A Still Curious Case

Entertainment & Media / by Anthony Kaufman /

The Curious Case of Benjamin Button grapples with age-old fears of death and aging, physiological processes that modern science is only beginning to understand.

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Brad Pitt as Benjamin Button. Credit: Paramount Pictures.

In David Fincher’s film adaptation of the F. Scott Fitzgerald short story “The Curious Case of Benjamin Button,” opening Christmas day, the title character is born in the form of a baby with the developmental attributes of a blind, decrepit old man. He is able to leave his wheelchair and learns to walk only in his 70s, joins a tugboat crew on the high seas as a 60-year-old, and falls in love for the first time in his 50s. Then the effects of aging begin to take over. As a boy, he is beset by dementia. As an infant, he forgets how to speak and walk, until finally, he ends up back where he started, as Fitzgerald wrote, where “there were only the white, safe walls of his crib.”

Benjamin Button, with its numerous funerals and fatalities, has a body count rivaling that of most Hollywood shoot-‘em-ups. And while Button may be in the enviable position of growing younger and more dashing (he’s played by Brad Pitt) as those around him age, he too is fated to expire. Ultimately, this is a movie about mortality — and is mainstream cinema’s most recent attempt to grapple with our fear of death and our longstanding dream of turning the human body clock backwards.

But the concept of turning back or slowing the processes of aging no longer exists simply in the realm of fable, as when Fitzgerald penned his story in 1922. It is a substantive aim of contemporary science. Geneticists, gerontologists, and biologists are further along than ever before in identifying the processes of aging — by examining certain genes tied to longevity, for example. But finding a so-called cure is still in the realm of fantasy.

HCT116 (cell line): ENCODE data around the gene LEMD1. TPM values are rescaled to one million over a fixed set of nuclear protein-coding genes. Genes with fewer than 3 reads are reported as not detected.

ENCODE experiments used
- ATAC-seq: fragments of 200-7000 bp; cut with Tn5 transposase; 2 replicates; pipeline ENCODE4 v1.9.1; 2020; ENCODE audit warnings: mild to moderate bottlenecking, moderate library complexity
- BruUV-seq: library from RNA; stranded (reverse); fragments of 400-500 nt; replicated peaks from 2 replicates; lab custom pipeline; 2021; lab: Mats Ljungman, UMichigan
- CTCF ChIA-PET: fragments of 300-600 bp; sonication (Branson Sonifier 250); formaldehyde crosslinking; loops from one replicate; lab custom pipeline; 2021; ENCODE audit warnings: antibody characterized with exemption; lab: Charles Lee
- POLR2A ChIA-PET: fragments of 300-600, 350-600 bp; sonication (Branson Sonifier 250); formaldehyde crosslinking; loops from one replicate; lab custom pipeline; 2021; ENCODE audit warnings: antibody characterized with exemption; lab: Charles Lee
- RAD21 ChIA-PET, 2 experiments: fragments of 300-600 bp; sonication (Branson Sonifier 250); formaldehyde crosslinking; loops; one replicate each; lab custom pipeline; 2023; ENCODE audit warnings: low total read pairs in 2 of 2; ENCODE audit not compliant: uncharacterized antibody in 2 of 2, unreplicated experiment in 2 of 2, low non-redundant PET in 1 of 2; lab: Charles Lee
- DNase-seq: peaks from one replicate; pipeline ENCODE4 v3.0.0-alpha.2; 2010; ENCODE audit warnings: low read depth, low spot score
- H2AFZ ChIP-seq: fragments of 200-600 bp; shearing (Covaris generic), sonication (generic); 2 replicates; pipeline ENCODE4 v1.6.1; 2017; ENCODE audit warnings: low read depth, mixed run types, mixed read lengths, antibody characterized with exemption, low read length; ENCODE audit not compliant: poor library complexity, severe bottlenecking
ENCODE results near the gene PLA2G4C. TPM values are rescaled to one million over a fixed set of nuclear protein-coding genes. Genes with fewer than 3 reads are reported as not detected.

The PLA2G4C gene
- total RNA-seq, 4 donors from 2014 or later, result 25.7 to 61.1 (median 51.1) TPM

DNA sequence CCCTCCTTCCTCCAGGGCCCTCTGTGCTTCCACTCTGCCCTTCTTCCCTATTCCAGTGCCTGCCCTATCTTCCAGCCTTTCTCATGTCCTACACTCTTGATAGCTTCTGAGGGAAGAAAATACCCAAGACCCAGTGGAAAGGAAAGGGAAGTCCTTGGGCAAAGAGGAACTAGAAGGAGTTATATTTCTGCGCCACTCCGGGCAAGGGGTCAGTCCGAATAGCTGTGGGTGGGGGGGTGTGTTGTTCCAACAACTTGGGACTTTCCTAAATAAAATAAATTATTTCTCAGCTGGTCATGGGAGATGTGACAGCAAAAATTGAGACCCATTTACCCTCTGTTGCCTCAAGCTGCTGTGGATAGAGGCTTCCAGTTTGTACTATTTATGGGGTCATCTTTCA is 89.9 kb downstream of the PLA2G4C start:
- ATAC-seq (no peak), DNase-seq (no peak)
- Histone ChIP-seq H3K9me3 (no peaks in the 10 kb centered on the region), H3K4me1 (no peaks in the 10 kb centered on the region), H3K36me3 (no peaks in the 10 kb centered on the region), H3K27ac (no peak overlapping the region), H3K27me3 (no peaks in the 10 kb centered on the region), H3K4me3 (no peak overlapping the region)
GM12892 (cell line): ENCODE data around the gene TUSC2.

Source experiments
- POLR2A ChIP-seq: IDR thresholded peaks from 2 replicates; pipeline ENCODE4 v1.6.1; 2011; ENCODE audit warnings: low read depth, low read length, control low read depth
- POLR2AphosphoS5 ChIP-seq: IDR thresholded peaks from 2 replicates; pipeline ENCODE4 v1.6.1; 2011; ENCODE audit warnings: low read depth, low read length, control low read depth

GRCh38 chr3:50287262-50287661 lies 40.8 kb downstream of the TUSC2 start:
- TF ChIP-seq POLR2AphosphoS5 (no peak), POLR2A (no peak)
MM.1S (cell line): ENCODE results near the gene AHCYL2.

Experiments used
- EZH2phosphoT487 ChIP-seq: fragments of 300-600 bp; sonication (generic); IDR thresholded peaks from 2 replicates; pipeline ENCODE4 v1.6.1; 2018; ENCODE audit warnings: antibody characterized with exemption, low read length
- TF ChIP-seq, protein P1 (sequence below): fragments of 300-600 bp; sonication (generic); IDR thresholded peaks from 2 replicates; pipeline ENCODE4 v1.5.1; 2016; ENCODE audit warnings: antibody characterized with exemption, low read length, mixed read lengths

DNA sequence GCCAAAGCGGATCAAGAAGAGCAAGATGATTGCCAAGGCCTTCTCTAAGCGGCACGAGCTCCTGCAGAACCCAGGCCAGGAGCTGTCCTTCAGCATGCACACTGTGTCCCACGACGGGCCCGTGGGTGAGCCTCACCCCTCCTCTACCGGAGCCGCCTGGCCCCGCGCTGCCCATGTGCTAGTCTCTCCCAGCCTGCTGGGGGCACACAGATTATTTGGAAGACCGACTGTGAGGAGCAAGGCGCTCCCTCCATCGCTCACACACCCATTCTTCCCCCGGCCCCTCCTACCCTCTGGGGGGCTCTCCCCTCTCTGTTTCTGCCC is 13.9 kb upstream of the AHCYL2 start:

One of the most controversial and ambitious scientists in the field of aging research is the British-based former computer scientist Aubrey de Grey, whose theories are similar to a Benjamin Button-style switcheroo of senescence. He is the cofounder and chairman of the Methuselah Foundation, which works to defeat age-related disease and extend the healthy human life span.

De Grey views the human body as a machine that can be sustained indefinitely through molecular overhauling and maintenance and claims to have identified “seven deadly things” that cause aging — from cellular atrophy to mitochondrial mutations — that are also reversable. As if contemplating a car’s tune-up, de Grey imagines people submitting to periodic stem cell implants that would refurbish older cells and gene therapies that would restore mutated mitochondrial DNA — which is linked to dementia and diabetes — back to their original sequence. Through these rejuvenating processes, de Grey believes we have the potential to extend our life spans to 1,000 years. “And I think it’s not nearly as hard as we believe,” he says.

He cites progress, for example, in the creation of induced pluripotent stem cells by a team of scientists at Kyoto University in 2006, which would allow for normal adult cells to yield stem cells that can be used for repairing the body. “It completely sidesteps the immune problem,” says de Grey. “Now we could take cells from a prospective patient and subject them to this procedure, and bingo, we’ve got stem cells that we can nudge in whatever direction we need.”

Critics say that most of de Grey’s theories are contingent upon discoveries that have yet to come to fruition, and de Grey himself concedes that he has no solution to crosslinking — the process by which sugar-protein bonds join and diminish the elasticity and mobility of proteins — which has been implicated in thickened arteries, cataracts, and congestive heart failure, among other age-related problems.

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